The power of competition

I recently cut my cable service – something I’ve wanted to do for a while. I bought a few HD antennas and a couple Rokus. I’ll miss some football games, but I can go find a local restaurant or bar for those. The rest…I don’t think I’ll miss.

This morning, I went to drop off the cable boxes at one of Comcast’s retail locations. The place looks like the DMV with bulletproof glass. It is small. It has ropes for waiting in line. It isn’t well lit or inviting at all. However, it is in a very nice shopping center in a very nice town. In the same shopping center, there is at least 1 cell phone retailer. Nobody would confuse one for the other. The cell retailer has a beautiful, modern, well-thought-out interior, proactive sales people and an air of friendliness.

Let’s take a step back for a minute. Cell phones are nearly ubiquitous in the US. A quick Google search suggests the average cell phone user pays $50/mo for service (with the major carriers getting up to $125). Cable TV costs about the same – maybe 20-30% more. They have many more things in common too – they’re both dominated by large companies. They’re both considered near necessities in the US.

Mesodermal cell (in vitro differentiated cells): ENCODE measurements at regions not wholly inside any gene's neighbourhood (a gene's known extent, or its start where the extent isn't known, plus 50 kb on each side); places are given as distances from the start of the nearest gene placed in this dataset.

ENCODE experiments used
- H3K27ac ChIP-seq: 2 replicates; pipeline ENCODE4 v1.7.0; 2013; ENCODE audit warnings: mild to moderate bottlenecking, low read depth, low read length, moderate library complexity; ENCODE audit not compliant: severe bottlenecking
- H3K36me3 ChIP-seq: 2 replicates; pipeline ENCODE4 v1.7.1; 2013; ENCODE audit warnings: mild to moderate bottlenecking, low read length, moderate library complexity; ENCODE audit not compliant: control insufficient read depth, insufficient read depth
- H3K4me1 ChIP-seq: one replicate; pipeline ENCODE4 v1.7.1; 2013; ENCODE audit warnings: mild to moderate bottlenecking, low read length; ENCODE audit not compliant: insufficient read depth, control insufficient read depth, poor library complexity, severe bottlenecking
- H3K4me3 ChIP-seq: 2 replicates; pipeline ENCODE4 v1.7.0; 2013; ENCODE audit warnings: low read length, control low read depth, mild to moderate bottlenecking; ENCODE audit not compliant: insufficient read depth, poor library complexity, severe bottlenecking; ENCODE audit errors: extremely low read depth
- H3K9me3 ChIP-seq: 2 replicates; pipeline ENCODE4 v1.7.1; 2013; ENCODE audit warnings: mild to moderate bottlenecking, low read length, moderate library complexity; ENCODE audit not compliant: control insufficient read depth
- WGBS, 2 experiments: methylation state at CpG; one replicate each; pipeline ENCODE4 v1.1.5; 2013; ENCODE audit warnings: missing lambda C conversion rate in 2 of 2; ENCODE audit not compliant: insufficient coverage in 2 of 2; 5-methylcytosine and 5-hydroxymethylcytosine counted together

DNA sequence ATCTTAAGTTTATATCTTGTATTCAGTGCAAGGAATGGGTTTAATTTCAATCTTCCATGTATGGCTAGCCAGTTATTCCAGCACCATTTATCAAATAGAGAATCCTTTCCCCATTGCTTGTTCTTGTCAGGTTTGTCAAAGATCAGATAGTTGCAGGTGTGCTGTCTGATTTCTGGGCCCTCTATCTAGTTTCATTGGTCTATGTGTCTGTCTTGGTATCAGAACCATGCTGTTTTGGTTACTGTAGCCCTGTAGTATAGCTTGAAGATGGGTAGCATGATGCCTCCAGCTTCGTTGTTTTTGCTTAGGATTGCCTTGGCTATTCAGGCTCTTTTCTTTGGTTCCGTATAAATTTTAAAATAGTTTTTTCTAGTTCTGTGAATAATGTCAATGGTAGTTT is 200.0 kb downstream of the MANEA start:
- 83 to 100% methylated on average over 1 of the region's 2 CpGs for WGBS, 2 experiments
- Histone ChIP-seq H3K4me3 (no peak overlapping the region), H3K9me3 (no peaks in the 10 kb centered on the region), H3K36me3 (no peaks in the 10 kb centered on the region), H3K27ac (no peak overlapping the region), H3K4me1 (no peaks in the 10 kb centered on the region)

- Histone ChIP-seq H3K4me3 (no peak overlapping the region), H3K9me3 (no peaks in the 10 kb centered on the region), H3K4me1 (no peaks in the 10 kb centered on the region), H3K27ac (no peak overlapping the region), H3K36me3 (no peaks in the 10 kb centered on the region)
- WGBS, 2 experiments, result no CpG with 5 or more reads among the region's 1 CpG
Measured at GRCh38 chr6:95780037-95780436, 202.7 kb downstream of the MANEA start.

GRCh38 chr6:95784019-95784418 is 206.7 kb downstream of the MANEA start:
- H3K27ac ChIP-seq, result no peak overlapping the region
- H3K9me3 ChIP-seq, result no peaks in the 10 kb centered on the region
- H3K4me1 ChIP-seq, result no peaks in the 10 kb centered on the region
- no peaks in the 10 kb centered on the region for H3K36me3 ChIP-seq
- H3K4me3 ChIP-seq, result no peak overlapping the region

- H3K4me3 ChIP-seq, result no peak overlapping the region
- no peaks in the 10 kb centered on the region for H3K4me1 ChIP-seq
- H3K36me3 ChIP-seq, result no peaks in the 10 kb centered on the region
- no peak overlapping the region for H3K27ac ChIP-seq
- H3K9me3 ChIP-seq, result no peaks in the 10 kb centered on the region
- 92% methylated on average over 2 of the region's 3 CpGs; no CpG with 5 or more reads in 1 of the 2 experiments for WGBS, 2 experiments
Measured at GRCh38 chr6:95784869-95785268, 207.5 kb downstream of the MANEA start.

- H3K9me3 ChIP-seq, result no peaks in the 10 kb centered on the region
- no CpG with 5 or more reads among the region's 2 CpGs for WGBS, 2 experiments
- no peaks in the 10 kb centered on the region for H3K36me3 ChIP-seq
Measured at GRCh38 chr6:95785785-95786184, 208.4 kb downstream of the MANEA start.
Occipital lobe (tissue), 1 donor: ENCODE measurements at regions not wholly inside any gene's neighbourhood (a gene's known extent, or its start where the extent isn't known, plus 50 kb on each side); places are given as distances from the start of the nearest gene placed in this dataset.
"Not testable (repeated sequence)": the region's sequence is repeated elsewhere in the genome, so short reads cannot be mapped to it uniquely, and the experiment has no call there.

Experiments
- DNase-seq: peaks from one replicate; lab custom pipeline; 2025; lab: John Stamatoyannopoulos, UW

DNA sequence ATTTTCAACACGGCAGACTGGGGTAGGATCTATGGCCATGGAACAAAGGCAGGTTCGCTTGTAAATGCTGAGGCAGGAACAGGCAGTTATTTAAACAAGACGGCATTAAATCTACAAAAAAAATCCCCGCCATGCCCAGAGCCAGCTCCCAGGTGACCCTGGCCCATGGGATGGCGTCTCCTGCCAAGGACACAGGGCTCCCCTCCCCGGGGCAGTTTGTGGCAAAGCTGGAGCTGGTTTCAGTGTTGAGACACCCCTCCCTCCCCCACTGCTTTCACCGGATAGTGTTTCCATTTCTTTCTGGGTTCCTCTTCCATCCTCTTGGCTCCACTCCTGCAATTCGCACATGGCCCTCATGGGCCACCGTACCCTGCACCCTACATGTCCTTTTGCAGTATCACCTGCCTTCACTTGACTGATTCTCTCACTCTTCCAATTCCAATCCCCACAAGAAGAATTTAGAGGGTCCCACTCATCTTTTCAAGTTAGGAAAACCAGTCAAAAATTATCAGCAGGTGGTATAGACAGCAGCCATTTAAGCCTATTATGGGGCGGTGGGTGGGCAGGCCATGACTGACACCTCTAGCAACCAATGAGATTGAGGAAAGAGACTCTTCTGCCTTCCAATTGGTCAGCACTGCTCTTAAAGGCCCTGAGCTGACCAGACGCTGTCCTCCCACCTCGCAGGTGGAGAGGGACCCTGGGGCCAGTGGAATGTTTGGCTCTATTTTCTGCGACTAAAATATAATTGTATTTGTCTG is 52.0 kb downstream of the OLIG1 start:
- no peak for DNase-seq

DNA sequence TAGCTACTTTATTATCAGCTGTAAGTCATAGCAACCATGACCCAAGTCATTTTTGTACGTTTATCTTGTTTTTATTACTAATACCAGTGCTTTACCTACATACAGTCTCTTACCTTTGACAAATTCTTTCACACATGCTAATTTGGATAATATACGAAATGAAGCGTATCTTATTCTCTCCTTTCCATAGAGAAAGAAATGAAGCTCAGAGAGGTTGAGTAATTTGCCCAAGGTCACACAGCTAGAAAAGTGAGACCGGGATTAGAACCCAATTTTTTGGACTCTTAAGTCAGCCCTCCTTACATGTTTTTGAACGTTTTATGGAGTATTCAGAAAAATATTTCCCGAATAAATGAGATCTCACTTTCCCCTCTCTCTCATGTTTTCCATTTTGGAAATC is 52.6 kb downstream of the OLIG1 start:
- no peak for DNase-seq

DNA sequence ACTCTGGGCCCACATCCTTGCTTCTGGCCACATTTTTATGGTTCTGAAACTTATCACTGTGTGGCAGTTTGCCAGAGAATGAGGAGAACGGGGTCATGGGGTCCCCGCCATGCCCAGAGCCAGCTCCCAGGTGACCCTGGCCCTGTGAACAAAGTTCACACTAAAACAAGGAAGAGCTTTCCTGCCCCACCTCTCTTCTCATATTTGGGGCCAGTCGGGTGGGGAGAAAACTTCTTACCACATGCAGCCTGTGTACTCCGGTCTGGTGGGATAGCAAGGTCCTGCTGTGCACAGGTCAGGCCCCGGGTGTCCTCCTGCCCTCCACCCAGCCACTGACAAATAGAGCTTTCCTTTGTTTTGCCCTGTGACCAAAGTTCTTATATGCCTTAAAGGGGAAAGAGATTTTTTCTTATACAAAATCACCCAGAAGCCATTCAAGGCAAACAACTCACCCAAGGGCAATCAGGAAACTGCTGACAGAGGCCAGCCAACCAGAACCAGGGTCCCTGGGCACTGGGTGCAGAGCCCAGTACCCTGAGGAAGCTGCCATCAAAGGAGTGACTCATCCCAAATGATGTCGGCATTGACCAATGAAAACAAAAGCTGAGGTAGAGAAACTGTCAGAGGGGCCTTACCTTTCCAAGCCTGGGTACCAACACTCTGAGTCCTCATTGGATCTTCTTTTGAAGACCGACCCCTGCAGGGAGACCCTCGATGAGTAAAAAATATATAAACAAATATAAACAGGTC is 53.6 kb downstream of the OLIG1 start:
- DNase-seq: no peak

Here’s the difference. Until VERY recently, I had 1 choice in my neighborhood for cable. I now have 2. I suppose I could get satellite from the 2 companies that offer it and then get high speed internet separately. But, I’d probably be back here in a few months talking about cancelling that service.

It’s good to be king and to have no real competition. You no longer have to care about your customers. You don’t have to make their retail experiences positive. You don’t have to spend money on things like good lighting and nice retail stores. You can keep raising prices without improving your product. Cell service providers have competitors. Cell retailers have even more competition. They have to compete to win and keep customers.

For consumers, further consolidation of the cable/Satellite industry will only make this worse.  For politicians, monopolies/oligopolies pay well. For lobbyists, monopolies/oligopolies pay even better.

What can we do? Well, in this case, we can protest with our wallets – buy an antenna and get a Roku (or one of their competitors). Or, maybe go out more or read more. When the big game is on, spend a little of the savings from cable to visit a restaurant to watch the game.

We can remind our politicians and government that they work for us. They should be fighting for Net Neutrality (a slight variance of this same issue), fighting to enforce anti-trust rules against allowing these giants from merging. Let them know.

As a business, in an era of information access, even when you can afford the best lobbyists (and get lucky with a non-tech-literate Supreme Court ruling against Aereo), the market will usually catch up to you. Cable companies – it’s time to start paying attention and treating your customers well. Competition is coming for you and they don’t look or act anything like you. They’ll sneak up

16 thoughts on “The power of competition”

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